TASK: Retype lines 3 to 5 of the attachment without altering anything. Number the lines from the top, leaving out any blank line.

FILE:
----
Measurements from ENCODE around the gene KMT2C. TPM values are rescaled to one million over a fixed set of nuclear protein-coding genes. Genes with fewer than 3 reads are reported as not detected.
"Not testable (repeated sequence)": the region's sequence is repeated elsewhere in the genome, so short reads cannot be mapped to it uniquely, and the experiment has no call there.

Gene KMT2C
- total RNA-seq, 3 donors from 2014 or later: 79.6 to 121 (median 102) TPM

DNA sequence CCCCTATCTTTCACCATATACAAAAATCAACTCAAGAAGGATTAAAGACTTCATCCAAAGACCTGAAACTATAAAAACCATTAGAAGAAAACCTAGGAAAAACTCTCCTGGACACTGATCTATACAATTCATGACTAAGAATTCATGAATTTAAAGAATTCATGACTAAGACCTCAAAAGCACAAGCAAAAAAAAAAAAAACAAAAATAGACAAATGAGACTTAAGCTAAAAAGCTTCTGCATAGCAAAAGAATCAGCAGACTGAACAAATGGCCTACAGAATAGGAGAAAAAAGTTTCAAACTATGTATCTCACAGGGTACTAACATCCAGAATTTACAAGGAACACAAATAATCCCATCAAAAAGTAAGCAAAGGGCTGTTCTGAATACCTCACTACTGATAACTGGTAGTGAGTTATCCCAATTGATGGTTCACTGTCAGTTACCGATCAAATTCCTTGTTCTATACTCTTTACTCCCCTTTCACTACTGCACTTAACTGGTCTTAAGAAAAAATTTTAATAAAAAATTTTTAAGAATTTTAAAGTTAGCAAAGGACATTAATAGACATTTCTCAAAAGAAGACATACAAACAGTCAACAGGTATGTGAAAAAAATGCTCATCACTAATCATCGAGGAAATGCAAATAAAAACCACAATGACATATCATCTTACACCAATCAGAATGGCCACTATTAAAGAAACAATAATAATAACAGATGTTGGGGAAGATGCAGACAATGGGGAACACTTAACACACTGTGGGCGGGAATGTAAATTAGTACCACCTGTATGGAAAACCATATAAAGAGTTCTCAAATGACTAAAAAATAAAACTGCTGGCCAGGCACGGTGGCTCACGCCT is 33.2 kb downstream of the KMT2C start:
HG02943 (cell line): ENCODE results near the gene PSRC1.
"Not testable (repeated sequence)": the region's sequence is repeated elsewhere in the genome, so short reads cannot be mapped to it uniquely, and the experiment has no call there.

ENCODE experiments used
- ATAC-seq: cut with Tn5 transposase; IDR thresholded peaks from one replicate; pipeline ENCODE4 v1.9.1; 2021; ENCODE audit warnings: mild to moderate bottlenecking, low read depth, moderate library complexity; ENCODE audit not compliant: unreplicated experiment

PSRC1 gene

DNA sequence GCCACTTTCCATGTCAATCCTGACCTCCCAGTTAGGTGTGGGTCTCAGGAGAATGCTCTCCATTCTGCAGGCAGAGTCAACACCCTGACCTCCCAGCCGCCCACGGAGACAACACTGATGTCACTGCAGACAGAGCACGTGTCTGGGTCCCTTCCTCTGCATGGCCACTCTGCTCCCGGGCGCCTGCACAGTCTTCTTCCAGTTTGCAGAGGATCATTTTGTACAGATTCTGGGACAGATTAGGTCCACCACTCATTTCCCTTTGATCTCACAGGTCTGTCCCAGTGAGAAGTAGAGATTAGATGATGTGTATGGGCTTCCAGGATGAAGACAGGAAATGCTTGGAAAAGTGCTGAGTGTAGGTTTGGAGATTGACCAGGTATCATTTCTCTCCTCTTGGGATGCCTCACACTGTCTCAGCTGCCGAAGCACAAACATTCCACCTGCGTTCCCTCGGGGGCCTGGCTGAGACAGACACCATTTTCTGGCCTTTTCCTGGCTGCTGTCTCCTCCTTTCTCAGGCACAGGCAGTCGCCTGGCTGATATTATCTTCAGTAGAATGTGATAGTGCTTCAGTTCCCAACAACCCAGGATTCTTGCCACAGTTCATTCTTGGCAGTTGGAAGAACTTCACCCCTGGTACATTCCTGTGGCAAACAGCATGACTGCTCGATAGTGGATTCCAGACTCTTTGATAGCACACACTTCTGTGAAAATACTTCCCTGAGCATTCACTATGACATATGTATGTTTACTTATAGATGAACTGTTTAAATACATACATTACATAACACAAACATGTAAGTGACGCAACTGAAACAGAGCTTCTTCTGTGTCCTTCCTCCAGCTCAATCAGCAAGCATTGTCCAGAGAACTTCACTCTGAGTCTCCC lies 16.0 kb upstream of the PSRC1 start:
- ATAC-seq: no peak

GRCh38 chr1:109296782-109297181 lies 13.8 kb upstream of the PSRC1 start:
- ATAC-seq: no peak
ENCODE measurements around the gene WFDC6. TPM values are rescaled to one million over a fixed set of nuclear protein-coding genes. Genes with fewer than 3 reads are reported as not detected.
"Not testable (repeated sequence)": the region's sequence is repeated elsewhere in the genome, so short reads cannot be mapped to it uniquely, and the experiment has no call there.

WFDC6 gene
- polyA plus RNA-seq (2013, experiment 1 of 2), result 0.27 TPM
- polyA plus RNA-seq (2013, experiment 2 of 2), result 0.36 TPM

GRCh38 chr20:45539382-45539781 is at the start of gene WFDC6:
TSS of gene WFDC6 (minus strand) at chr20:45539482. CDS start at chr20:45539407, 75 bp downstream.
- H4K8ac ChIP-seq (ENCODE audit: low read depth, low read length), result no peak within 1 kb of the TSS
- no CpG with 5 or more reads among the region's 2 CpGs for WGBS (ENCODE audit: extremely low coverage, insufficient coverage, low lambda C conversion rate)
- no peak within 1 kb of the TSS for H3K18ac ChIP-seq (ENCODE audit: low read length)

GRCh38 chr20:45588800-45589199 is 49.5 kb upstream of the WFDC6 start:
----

Gene KMT2C
- total RNA-seq, 3 donors from 2014 or later: 79.6 to 121 (median 102) TPM

DNA sequence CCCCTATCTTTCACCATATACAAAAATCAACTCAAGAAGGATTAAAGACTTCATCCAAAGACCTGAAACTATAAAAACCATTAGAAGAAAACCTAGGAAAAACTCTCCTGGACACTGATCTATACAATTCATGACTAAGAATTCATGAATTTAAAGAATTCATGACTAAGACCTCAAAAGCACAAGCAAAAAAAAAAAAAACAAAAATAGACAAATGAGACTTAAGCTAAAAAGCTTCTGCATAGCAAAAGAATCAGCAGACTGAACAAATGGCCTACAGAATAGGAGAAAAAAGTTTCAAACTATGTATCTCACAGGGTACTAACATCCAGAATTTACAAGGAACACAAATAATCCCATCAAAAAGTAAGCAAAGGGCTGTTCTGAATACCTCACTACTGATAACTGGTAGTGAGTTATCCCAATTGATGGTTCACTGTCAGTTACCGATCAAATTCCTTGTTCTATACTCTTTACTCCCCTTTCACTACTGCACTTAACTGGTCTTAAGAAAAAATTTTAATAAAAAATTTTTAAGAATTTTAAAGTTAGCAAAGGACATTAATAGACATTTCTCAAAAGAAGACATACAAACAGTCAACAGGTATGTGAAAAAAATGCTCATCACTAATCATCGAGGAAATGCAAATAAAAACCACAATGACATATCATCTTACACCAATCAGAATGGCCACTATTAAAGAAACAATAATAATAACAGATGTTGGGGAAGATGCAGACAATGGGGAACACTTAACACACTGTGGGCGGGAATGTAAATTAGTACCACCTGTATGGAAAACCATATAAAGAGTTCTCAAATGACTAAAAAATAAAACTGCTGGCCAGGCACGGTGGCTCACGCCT is 33.2 kb downstream of the KMT2C start: